Trigger Warning: Rape, Sexual Assault
To many, Alice (Stephanie Silver) is the kind of girl who is “practically asking for it”. Wrapped in a braggadocio swagger, she poses provocatively as she spits out clichés previously confined to the world of porn (“I tell the bouncer, ‘I’ll suck you dry if you let me in’”). Abrasive and grating, she’s the antithesis to smooth-talking Liam (Sam Lando), a ‘numbers guy’ who’s taking a break from caring for his mum with cancer (no, really) to have a night-out with his friends. Alice and Liam have hooked up, and both are now reflecting on the encounter as she journeys home: he thinks he was manly and authoritative (“I take control over her”), and she shares how she was raped.
Written by Silver and Amelia Lovsey, Walk of Shame follows in a long dramatic tradition of plays that explore the nuance of consent. Originally a stage production before being adapted for theSpaceUK’s second online theatre festival, the play offers great potential through a fantastic core concept: alternating monologues providing different ‘perspectives’ of a sexual encounter. However, instead, the end result is just irritating. From the wailing music, to the lacklustre pacing, to the gormless way it approaches the charged issue of rape, the whole thing is simply irritating.
Indeed, far and away the most irritating aspect of Walk of Shame is how it treats assault only as a plot device; something to shock the audience. Until it comes time to ‘reveal’ the rape, Alice is peppy, effusive and proud; when the moment does come, she abruptly shifts gears, becoming a broken mess…why would this happen if it’s all taking place the following morning? It’s genuinely as if Walk of Shame wants to lull the audience into a false sense of understanding, before ‘surprising’ them with sexual assault. At best, this inconsistent characterisation is a muddled delivery of a key element; at worst, it’s an offensive bait-and-switch.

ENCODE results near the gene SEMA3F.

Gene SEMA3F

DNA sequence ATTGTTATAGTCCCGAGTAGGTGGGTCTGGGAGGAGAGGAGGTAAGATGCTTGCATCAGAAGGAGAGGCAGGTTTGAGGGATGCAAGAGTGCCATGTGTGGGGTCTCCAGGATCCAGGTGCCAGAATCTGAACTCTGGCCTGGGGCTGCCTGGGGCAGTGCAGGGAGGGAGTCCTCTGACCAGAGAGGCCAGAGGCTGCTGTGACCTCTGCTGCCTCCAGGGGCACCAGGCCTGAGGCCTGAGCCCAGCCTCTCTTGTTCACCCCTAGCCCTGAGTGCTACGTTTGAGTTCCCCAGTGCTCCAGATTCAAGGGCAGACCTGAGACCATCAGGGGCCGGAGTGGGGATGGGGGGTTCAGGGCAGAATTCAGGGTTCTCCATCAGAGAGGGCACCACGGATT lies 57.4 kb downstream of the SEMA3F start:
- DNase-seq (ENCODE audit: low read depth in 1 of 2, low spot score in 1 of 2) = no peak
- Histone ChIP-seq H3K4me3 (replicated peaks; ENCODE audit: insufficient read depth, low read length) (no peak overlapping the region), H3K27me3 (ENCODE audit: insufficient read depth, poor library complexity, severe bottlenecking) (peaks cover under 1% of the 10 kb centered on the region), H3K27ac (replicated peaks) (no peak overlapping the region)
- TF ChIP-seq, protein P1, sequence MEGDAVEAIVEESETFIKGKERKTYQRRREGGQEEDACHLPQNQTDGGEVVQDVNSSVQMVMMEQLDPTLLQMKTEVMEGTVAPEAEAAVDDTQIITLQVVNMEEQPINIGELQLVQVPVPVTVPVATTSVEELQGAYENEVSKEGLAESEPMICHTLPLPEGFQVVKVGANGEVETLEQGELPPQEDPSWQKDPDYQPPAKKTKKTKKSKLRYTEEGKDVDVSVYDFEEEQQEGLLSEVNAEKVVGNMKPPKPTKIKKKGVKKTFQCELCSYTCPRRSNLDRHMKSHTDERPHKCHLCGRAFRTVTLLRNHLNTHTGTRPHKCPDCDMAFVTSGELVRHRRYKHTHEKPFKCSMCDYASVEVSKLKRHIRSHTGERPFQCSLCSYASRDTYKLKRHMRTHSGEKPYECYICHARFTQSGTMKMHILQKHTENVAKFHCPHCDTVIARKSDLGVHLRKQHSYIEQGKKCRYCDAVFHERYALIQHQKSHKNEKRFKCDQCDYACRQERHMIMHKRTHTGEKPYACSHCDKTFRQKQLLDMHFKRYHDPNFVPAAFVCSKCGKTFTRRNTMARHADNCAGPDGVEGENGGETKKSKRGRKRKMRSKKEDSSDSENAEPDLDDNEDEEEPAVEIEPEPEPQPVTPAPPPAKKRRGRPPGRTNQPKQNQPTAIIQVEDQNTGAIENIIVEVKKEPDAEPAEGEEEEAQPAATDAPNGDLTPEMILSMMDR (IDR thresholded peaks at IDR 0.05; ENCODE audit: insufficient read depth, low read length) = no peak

Perhaps this inconsistency stems from how the characters are devoid of any nuance – they pontificate like caricatures. Liam especially, as his introduction is so obviously a red-herring (“I always pay for a girl on the first date – chivalrous and that; make them feel safe”) that his eventual assault of Alice isn’t shocking or meaningful, it’s cheap (“nice guys can be rapists too?!”). And whilst this could be the intended message of Walk of Shame – that sexual assault isn’t always telegraphed, anyone can be a rapist etc. – its undone by how trite it’s delivery is. This production doesn’t add to the wider conversation about consent, but rather reduces it to the guileless “sometimes people get raped”.
This is probably what’s most irritating about Walk of Shame: not that it’s saying anything wrong per se (far from it), but rather that the way it goes about it feels detrimental to the wider conversation. Instead of having fully realised characters thoughtfully delve into nuances and distinctions, it trades in caricatures and twist endings. Perhaps the format is to blame – a brief 20 mins doesn’t seem long enough to engage with this issue – but the production’s botched handling doesn’t help either.
Walk of Shame is playing as part of theSpaceUK’s Season 2 – 50 new shows from around the world, completely free to watch. For more information, see theSpaceUK’s website.
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